The percentage number increased, it was 46% but now we have 80%, does that mean we have an evolution or improvement? No! We only reduced the lines of code, but the behaviors (the important ramifications) are not covered by tests! If you look at the before and after images, the percentage of branch coverage (paths that the algorithm can take) remains the same even with refactoring. And this is one of the big problems when working with code coverage, many times if we act without thinking or analyzing carefully, we end up being fooled!

It can be very easy to manipulate coverage numbers. The more compact your code is, the better the test coverage metric will be because it only considers the raw line numbers. This is why careful analysis is needed by developers and software testers, again looking and watching out for the quality of the tests written. What does this prove? Code coverage is not related to quality. Just because your code is 100% covered doesn't mean that your tests reflect quality. All that we have just seen further reinforces that coverage is just a tool to be used so that we can create effective and quality tests. Furthermore, a test needs to have many important attributes to be considered a quality test, for example, it needs to be readable, organized, easy to understand, without dozens of asserts and mainly focused on testing behaviors of the functionality. So we just answered the question:

  • Does code coverage indicate quality?

Not based on everything we have read. This topic is very related to the next one, which is why I have reserved a section to talk about this subject. Reaching a percentage of coverage should not be a reason to release code to production. Let's understand more about this subject.

Don't use code coverage as a release criterion

In my entire career, I have seen this happen in only two projects. And why talk about this topic? The answer is simple. Relying on coverage percentages to release critical functionality into production is a big mistake! The code should go through several quality checks and a strong Code Review by the project developers and the client itself (if there is a technical team for such a function). To have only percentages of coverage as release criteria nowadays comes to be amateurish! Large corporations need robust processes. And this is a warning for those who have not yet done so. Avoid future headaches. Create a reliable and strong-quality treadmill for your software.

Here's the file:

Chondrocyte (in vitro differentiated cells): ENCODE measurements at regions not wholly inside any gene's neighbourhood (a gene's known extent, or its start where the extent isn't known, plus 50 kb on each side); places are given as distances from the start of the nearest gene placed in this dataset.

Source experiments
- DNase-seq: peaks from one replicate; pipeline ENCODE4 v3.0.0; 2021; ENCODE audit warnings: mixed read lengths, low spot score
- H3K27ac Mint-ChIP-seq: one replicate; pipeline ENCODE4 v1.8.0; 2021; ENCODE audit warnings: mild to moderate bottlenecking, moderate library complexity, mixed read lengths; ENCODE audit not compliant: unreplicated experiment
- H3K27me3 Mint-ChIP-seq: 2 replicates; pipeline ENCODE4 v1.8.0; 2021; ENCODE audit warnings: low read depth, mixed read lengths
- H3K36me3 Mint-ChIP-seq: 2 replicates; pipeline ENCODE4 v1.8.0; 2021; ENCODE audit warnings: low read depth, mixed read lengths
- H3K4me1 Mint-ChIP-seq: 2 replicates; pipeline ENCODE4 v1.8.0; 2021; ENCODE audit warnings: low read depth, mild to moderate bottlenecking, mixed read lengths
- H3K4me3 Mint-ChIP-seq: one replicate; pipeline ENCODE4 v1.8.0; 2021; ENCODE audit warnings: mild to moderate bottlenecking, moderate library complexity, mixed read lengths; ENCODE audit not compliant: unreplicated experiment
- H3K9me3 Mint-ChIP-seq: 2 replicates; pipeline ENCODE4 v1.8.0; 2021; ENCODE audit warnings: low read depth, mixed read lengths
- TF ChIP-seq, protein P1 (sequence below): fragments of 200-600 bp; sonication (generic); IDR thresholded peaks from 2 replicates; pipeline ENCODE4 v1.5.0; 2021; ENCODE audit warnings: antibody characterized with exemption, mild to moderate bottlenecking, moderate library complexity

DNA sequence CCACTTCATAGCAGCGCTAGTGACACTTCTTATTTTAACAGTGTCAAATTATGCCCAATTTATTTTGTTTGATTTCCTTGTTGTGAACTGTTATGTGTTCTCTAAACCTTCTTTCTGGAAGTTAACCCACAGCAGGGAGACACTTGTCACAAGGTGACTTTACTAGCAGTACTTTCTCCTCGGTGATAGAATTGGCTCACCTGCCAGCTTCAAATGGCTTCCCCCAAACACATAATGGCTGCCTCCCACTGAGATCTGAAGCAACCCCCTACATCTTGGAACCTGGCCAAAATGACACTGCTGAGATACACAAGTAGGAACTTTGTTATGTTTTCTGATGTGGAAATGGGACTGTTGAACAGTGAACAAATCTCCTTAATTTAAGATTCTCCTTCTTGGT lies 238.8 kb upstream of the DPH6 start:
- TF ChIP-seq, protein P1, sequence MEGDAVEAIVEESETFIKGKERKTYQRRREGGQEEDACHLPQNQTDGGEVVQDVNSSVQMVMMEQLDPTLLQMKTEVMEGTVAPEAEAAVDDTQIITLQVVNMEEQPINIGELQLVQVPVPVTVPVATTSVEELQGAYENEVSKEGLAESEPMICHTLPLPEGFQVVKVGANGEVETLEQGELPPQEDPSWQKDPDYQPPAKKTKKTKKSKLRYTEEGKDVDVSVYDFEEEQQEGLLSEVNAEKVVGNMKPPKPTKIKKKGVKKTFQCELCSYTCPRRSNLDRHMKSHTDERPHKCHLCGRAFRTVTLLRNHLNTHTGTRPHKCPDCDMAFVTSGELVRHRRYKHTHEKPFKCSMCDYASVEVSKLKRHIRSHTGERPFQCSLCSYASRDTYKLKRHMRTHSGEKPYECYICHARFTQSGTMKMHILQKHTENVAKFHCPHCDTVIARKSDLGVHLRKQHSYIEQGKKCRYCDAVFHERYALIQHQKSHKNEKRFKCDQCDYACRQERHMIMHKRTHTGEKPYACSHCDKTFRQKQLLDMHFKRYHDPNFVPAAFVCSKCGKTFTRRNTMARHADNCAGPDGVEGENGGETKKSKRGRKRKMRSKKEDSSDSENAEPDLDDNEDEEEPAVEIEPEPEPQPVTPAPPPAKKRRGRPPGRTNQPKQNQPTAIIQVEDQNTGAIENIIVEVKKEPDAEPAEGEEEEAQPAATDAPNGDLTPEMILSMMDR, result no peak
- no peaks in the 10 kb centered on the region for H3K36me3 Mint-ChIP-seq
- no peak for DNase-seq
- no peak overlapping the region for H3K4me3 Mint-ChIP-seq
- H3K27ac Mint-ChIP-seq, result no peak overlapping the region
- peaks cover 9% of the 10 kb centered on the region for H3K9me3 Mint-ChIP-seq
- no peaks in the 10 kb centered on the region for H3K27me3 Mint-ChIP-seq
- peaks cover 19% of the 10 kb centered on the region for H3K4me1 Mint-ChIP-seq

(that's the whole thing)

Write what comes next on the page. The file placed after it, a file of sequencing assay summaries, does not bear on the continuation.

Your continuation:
To reinforce the importance of never using coverage metrics to release functionality, think about the software you currently work with. What would be the effects caused by having only a percentage or metric to be achieved for such a feature release to production? In the beginning, maybe it would be easy or quick to fix the bugs caused by a lack of testing. But as the software grows, at some point it will become impossible to release new features. And the final effect is the end of the project, of the software.

Again I reinforce the importance of having Code Reviews and solid acceptance criteria for the code to be released for homologation and production. This topic is also very deep and important but can be left for another post.

Use code coverage metrics to your advantage

We have talked a lot about several topics that revolve around code coverage. But how can we use this tool to our advantage without falling into line coverage traps?

Here I can list some suggestions:

  • Use this tool in areas of the code that are more complex and critical to the type of business you are working on. If the team finds that a file has zero coverage or a very low percentage and number of branches that have not been covered, it helps to write test scenarios for behavior.

  • Set a goal of not allowing branches to go untested. Branches indicate the paths that an algorithm can take to accomplish its goal. So if your code contains many if/else structures, it is always worth looking at how the tests are built on top of these branches and if they exist.

  • Pay attention to the coverage report, but never assume that the tests were written with quality and cover all the behaviors of the functionality, just based on the report. As we have seen, 100% code coverage has no relation with test quality.

  • Determining high standards of coverage in the project or even in files means nothing if once again the tests lack quality.

  • Tools that generate coverage reports can show you cyclomatic code complexity, and this can help you indicate whether or not you should analyze a refactoring on top of the class or methods. So this is a very positive factor. Always check to see if refactoring is possible to improve the readability of your code.

In the end, each project will have its own decisions and teams will determine the standard to be followed for code coverage. The topics covered are useful tips that I have learned from other software engineering specialists and during my experiences in national and international projects. Always try to seek a point of balance.

Thanks for reading! See you next time! ๐Ÿ˜‰๐Ÿš€

References:
Code Coverage Complications - by Anthony Sciamanna

Effective Software Testing: A Developer's Guide - Mauricio Aniche

Unit Testing Principles, Practices, and Patterns - Vladimir Khorikov